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Speaker opposes shield law, sparks disagreement with journalists

By Billy O'Keefe

GERGANA BOBEVA / The Working Press
A law professor who opposes a federal shield law for journalists argued Friday with dozens of reporters who are anxious for such protection.
Randall Eliason, a professor at American University, questioned the need for a confidentiality protection and said it wouldn’t make a difference even if it existed. Reporters can’t guarantee absolute confidentiality to sources and a law would not change that, he said.

Legal Troubles
1. Jim Taricani of NBC affiliate WJAR-TV in Providence, R.I., was sentenced in 2004 to six months of home confinement and was released by the same judge after four months. Taricani had refused to reveal who provided him with a videotape showing a city official receive a bribe.
2. Freelance writer and author Vanessa Leggett spent 168 days in Federal Detention Center in Houston for refusing to provide the federal grand jury with her research materials. Leggett was released when the grand jury completed its term in January 2002.
3. Matthew Cooper, Time magazine correspondent, avoided jail because he was able to obtain a last-minute consent to reveal his source in the Valerie Plame CIA leak investigation.
4. Judith Miller of The New York Times chose to go to jail when refusing to reveal her source in the Plame case. She spent 85 days in jail in 2005.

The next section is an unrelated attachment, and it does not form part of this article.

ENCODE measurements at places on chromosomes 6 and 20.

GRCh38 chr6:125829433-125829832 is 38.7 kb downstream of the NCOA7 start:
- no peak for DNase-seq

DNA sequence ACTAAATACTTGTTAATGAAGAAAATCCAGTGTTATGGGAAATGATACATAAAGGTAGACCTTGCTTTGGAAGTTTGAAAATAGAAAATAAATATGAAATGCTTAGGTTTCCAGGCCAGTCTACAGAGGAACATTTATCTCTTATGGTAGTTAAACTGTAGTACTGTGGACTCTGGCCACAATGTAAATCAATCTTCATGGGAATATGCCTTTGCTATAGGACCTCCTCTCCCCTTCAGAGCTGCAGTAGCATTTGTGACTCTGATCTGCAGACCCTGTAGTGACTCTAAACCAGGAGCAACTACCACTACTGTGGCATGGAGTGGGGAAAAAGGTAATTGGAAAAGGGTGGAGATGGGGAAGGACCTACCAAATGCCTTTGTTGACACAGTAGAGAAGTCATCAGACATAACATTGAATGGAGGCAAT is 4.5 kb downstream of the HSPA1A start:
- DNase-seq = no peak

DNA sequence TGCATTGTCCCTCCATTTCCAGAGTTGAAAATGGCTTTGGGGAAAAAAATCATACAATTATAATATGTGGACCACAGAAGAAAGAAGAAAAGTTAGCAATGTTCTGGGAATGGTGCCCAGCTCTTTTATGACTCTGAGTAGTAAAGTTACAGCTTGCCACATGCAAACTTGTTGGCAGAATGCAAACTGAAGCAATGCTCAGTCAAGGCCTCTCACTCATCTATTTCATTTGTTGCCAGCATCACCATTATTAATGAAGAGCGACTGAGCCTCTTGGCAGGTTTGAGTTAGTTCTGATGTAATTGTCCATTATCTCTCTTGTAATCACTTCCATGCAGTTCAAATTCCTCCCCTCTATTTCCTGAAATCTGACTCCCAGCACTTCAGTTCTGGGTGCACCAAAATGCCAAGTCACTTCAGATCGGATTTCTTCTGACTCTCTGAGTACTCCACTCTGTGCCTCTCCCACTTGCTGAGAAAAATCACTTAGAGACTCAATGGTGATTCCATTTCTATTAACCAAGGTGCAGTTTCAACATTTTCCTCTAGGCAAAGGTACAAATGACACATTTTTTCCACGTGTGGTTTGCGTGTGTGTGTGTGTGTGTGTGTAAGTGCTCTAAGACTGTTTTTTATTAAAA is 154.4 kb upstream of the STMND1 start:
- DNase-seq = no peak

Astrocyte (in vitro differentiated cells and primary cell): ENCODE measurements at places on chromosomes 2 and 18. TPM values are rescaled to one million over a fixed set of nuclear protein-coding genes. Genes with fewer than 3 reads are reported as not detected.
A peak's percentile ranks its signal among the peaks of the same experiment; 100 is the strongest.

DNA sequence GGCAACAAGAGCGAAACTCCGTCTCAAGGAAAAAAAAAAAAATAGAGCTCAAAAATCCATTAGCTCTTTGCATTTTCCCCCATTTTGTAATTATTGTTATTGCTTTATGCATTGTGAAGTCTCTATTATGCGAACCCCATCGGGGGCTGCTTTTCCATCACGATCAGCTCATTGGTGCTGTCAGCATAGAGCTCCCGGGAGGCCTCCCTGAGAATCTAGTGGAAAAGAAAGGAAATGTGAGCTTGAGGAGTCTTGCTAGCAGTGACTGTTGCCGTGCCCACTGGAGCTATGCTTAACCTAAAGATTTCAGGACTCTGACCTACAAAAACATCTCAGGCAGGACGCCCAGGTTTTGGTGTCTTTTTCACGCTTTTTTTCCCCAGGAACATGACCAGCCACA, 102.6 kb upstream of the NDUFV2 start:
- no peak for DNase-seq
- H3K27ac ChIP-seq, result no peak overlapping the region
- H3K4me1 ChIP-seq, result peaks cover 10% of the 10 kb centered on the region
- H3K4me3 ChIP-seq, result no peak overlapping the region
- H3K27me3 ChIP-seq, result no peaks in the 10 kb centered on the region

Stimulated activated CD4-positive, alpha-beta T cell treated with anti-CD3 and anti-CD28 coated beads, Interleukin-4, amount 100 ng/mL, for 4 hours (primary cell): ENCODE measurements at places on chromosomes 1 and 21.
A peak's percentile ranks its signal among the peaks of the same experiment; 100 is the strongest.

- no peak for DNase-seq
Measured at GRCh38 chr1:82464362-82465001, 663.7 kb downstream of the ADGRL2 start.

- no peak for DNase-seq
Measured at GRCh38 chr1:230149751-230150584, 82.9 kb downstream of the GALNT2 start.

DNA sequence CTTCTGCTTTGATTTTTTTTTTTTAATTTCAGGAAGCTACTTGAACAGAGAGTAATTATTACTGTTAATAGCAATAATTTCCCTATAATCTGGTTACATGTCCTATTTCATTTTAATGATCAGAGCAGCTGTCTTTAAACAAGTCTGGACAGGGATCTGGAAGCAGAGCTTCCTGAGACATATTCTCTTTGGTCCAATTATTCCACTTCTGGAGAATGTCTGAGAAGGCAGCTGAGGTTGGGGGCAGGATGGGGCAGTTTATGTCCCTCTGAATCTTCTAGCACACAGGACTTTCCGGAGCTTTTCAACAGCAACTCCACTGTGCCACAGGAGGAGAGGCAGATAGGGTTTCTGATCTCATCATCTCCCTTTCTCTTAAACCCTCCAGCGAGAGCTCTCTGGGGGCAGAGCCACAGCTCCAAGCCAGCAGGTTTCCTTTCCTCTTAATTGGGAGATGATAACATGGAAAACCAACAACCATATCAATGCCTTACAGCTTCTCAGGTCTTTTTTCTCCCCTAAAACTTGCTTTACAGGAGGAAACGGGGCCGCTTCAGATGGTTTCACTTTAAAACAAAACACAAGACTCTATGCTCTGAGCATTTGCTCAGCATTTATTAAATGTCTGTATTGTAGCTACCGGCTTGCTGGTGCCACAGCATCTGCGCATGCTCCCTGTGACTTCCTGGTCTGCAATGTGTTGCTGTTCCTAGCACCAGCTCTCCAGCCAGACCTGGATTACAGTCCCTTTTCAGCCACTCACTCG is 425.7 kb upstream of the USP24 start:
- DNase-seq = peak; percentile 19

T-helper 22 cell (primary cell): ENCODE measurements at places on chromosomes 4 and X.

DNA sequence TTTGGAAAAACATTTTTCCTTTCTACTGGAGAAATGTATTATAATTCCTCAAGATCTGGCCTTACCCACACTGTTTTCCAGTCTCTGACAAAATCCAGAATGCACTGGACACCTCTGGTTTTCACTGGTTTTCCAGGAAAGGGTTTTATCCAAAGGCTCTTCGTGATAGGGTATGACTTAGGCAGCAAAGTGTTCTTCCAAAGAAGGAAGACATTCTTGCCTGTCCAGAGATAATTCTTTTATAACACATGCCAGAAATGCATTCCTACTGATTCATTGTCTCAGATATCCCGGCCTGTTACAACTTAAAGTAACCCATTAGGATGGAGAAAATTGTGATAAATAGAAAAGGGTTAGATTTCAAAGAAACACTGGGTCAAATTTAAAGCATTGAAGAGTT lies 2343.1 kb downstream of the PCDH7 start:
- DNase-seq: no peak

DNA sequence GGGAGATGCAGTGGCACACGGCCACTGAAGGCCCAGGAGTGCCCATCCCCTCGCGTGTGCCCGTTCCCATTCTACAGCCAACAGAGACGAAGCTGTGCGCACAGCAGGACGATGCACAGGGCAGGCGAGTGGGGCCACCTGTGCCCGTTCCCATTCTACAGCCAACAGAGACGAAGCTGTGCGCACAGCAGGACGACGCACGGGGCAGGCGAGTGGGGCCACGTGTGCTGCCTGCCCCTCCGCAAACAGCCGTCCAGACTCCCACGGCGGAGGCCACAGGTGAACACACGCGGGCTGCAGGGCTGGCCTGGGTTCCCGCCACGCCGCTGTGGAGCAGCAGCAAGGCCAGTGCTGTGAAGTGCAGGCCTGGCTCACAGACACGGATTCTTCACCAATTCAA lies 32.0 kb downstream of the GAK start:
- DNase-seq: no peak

5. Josh Wolf, video blogger and freelance journalist, was jailed in 2006 for keeping from the federal grand jury videotapes of 2005 anarchist protests in San Francisco. Wolf spent a record 226 days behind bars.

“If the shield law did what its proponents say it’ll do, then I’d favor it,” Eliason said. “The reason I don’t favor it is because I am convinced it won’t do what everybody says it’ll do.”
Journalists in the room disagreed with Eliason.
Jim Taricani, a reporter from WJAR-TV in Providence, R.I., spent four months on house arrest after a judge found him in criminal contempt of court. Taricani had refused to say who gave him a videotape showing a city official taking a bribe. He said sometimes reporters need legal protection in order to do their duty to protect the public interest.
“The bottom line for all this is that journalists should not face punishment for doing our job,” Taricani said. “ We just simply shouldn’t.”
Eliason responded by saying that reporters are not punished for doing their jobs, but for refusing to testify without a legal excuse. He said the wrongdoing by the reporter starts when he or she promises absolute confidentiality.
“Reporters will stop going to jail tomorrow with or without a shield law,” Eliason said. “All they need to do is start obeying the law.”
Eve Burton, general counsel for the Hearst Corp., said the situation has become worse in recent years as journalists have lost the respect of all three branches of government.
“That is a crisis for the public that wants to learn what the government is doing,” Burton said, adding that the situation makes it harder for journalists to do their watchdog role. The audience applauded.
Burton also said confidential sources break the law by providing information to journalists. She said the question should not be whether the source is “clean” but what the information reveals and how important it is to the public interest.
Eliason also compared journalists to doctors, lawyers and spouses, who all have confidentiality privileges. With all other professions, people obey judges when they are ordered to testify in court, Eliason said.
“The only profession that I know of to seem to believe that their professional ethics allow them to disobey the law is journalism,” he said. “I don’t understand that.”
Bruce Sanford, partner at the Baker Hostetler law firm in Washington, said there have been cases in which judges have forced these other professionals to testify. But he said they are discussed less and that fewer people know about them.
Legislation to create a federal shield law is pending in Congress.